Anthony Horowitz is perhaps the busiest writer in England. He has been writing since the age of eight, and professionally since the age of twenty. He writes in a comfortable shed in his garden for up to ten hours per day. In addition to the highly successful Alex Rider books, he has also written episodes of several popular TV crime series, including Poirot, Murder in Mind, Midsomer Murders and Murder Most Horrid. He has written a television series Foyle's War, which recently aired in the United States, and he has written the libretto of a Broadway musical adapted from Dr. Seuss's book, The 5,000 Fingers of Dr. T. His film script The Gathering has just finished production. And…oh yes…there are more Alex Rider novels in the works. Anthony has also written the Diamond Brothers series.


Main article: Stormbreaker

Stormbreaker was published in 2000 in the United Kingdom and in 2001 in the United States. Alex, the main character, is recruited by MI6 after discovering the truth about his uncle's life and death. He is sent to complete his uncle's latest mission: To investigate a multimillionaire named Herod Sayle and his creation, the revolutionary and newly developed computer called Stormbreaker, which Sayle is donating to every school in England. Alex later discovers that the Stormbreakers contain a deadly virus and that Sayle is planning to kill British schoolchildren. In the end, Alex foils his plan and succeeds in his first mission.

Point Blanc

Main article: Point Blanc

Point Blanc was published in the United Kingdom in 2001, and in North America in 2002 under the name Point Blank. After the death of two billionaires, MI6 discovers a connection: the two men who died both had a son attending Point Blanc, a school for rebellious sons of billionaires located in the French Alps, owned by a scientist named Dr. Hugo Grief. MI6 sends Alex to investigate Point Blanc and Alex discovers that Grief is replacing the students with clones of himself, altered through plastic surgery to resemble the students, so that Grief can inherit the fortune and have complete power to rule the world. However, Alex foils his plan and succeeds again.

Skeleton Key

Main article: Skeleton Key (novel)

Skeleton Key was published in 2002. After foiling a Triad plot to fix the 2001 Wimbledon tennis tournament by knocking out one of their members with a carbon dioxide tank, Alex is in grave danger of assassination. Forced to leave the country, MI6 sends him on a mission to Cuba with two CIA agents (one of which believes that he isn't helpful), where he is the only one of the three to survive. He encounters a former Soviet general, Alexei Sarov, with ideas for a nuclear holocaust and world domination under communist rule and who tries to adopt Alex Rider.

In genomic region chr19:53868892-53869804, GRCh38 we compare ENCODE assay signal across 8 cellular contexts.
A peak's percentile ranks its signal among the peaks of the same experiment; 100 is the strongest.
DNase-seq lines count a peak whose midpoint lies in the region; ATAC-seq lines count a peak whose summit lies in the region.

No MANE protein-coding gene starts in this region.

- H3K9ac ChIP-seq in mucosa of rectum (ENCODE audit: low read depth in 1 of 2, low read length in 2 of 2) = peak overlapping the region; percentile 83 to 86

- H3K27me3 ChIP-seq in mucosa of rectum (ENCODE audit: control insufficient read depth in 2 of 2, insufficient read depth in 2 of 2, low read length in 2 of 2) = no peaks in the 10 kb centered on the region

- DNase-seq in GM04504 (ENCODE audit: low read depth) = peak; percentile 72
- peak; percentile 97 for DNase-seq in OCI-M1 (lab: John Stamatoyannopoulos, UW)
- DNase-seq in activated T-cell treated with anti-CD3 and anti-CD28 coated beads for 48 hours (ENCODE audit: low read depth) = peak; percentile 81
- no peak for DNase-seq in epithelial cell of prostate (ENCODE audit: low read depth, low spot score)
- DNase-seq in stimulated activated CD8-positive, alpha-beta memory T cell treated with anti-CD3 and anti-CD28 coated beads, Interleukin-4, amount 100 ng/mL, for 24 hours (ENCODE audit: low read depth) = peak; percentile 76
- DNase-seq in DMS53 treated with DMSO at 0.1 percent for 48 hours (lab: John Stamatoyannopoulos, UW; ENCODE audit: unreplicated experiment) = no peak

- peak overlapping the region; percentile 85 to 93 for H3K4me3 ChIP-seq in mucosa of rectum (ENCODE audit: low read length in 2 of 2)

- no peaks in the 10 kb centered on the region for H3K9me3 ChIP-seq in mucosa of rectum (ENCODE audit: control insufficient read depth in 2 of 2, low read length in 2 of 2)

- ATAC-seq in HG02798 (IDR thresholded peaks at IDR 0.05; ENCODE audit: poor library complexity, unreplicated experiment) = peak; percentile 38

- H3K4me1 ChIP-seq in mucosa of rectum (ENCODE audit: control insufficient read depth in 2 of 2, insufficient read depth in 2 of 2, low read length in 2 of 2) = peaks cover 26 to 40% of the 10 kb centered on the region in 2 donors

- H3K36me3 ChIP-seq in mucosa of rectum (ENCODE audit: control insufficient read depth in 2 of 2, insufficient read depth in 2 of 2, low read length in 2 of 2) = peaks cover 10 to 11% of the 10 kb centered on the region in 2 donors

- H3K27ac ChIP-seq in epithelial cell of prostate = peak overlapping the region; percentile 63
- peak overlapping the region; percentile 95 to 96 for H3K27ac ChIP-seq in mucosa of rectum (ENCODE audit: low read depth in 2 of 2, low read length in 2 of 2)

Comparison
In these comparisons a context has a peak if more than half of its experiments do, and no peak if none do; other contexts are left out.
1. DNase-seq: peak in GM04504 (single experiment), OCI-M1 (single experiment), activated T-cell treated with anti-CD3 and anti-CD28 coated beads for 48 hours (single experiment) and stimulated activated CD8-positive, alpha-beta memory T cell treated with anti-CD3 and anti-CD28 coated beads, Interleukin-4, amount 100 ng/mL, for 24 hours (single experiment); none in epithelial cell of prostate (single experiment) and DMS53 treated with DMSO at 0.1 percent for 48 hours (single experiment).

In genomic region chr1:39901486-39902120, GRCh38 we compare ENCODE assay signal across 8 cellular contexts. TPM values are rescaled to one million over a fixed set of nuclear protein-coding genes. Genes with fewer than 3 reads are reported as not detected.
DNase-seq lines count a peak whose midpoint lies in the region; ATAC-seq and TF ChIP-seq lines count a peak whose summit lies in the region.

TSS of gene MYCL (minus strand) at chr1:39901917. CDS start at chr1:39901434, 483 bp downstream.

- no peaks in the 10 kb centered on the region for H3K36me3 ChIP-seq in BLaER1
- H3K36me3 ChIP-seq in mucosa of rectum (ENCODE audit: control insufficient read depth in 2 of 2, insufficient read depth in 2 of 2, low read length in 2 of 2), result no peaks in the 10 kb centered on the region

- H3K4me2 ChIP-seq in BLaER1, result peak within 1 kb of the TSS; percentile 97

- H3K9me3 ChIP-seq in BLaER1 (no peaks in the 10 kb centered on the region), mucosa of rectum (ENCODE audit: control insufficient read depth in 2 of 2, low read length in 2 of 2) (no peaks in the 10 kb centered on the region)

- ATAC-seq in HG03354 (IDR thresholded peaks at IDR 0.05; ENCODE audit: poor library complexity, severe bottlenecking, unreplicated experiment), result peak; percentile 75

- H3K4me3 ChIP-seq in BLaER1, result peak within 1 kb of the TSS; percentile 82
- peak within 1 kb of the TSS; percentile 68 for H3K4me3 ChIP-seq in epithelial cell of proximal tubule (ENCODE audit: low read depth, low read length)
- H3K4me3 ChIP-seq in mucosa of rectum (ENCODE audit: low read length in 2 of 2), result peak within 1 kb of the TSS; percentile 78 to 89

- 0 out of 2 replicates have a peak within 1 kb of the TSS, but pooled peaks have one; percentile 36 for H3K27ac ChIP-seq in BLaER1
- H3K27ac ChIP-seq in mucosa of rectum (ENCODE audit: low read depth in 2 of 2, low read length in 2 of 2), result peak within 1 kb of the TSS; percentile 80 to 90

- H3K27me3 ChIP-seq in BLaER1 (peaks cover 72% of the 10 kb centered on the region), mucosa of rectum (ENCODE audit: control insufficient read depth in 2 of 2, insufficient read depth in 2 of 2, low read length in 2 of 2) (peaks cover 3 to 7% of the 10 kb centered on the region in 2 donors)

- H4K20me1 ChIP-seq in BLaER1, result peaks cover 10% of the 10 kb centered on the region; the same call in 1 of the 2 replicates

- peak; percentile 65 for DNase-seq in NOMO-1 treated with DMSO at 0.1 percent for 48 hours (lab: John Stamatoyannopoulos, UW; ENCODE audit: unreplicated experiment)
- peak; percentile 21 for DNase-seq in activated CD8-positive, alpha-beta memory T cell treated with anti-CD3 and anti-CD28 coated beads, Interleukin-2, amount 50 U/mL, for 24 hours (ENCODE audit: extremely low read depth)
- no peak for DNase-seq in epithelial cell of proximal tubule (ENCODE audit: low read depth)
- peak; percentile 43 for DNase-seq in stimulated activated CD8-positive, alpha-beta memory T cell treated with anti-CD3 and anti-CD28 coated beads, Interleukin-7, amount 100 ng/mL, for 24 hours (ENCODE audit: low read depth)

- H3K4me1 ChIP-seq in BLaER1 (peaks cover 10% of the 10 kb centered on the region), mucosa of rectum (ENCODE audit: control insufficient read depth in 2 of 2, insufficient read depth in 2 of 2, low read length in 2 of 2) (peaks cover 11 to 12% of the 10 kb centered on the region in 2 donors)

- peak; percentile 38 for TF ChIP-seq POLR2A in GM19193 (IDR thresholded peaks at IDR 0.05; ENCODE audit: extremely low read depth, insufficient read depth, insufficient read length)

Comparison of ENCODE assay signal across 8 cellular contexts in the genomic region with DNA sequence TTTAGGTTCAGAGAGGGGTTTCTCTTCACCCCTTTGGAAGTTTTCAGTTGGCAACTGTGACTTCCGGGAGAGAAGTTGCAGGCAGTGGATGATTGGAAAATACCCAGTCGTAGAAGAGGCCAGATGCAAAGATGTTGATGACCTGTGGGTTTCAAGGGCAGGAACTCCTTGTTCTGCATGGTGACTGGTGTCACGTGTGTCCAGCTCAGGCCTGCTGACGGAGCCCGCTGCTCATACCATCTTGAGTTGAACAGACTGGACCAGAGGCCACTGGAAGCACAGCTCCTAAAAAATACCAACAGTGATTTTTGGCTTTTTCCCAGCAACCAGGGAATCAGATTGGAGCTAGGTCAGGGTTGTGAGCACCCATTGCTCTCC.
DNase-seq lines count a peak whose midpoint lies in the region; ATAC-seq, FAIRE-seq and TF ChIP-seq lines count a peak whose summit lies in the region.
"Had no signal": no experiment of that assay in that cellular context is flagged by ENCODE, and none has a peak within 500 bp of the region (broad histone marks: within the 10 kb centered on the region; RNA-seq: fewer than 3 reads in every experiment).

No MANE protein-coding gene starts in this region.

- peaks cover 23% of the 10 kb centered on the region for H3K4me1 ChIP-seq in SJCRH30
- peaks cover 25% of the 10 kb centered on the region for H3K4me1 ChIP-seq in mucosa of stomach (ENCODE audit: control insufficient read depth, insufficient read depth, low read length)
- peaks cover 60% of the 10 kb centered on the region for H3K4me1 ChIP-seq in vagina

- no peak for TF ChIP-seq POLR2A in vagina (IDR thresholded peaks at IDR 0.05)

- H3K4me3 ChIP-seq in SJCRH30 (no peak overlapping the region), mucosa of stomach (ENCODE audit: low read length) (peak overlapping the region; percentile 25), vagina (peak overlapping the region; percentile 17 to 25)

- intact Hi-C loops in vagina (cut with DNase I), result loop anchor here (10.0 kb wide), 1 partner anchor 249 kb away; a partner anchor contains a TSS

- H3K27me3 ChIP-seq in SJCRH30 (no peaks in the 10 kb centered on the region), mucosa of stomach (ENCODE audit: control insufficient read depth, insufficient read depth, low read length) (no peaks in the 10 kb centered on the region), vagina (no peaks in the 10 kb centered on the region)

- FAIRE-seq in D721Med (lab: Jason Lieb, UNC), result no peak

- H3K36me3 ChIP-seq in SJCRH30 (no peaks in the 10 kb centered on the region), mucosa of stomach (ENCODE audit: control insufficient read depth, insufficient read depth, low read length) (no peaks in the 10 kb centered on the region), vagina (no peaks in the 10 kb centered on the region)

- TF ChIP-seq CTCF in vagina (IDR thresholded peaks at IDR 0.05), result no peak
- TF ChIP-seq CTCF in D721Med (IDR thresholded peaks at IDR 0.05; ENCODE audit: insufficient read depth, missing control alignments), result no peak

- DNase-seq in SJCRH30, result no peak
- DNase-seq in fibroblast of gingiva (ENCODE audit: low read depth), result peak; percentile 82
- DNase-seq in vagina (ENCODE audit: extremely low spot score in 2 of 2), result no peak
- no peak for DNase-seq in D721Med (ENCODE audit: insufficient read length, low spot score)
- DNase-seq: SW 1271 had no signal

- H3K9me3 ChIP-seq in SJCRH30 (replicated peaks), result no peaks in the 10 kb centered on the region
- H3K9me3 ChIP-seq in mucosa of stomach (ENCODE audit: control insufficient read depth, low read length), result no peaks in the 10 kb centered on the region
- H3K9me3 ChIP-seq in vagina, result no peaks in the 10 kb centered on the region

Eagle Strike

Main article: Eagle Strike

Eagle Strike was published in 2003. Damian Cray, a world-famous pop star, hopes to destroy the world's drug-making countries by hijacking the United States' nuclear arsenal. Suspicious of him, Alex takes Cray on without the help of the sceptical MI6. Cray releases a state-of-the-art games console called the 'Gameslayer'. Its first game, 'Feathered Serpent', is much more than it seems. It is up to Alex to discover the connection between the pop star, the video game, and the bombing of his vacation home. In the end, he will uncover a much larger plot, one involving the US government and the world's security. Alex got caught spying and was forced into a real-life version of 'Feathered Serpent' and manages to escape by cheating the way only a real human can unlike an avatar. He leaves Damian Cray's mansion but not before stealing a vital piece of equipment that Damian needs to make his plan work. He is then forced to give it up because Damian had kidnapped Sabina who is his love interest.


Main article: Scorpia (novel)

Scorpia was published in 2004. Following the advice of the assassin Yassen Gregorovich, Alex tries to find the criminal organization "Scorpia" to find out the truth about his father. He is soon recruited by Scorpia and trains as an assassin where he discovers that he will assassinate Mrs Jones. He fails in this mission, but then is turned back onto MI6's side and returns to Scorpia as a double agent. He discovers their plot to kill British school children and foils it.

Ark Angel

Main article: Ark Angel

Ark Angel, published in 2005, follows Alex's second mission for the C.I.A. He investigates Nikolei Drevin who builds a hotel in outer space called "Ark Angel". Drevin secretly tries to destroy Washington D.C., the capital of the U.S. and targets the Pentagon, hoping to destroy files on him that the US have acquired. Alex life in this novel.


Main article: Snakehead (novel)

Snakehead was published in 2007. Taking place immediately after Ark Angel, the novel sees Alex recruited by ASIS, Australia's secret service, to infiltrate a Snakehead organization by posing as an Afghan refugee. Alex meets his godfather, Ash(Anthony Sean Howell), and confronts the organization Scorpia for the second time. He learns that Ash was actually working with Scorpia and was the main antagonist of the novel and then escapes from the trap.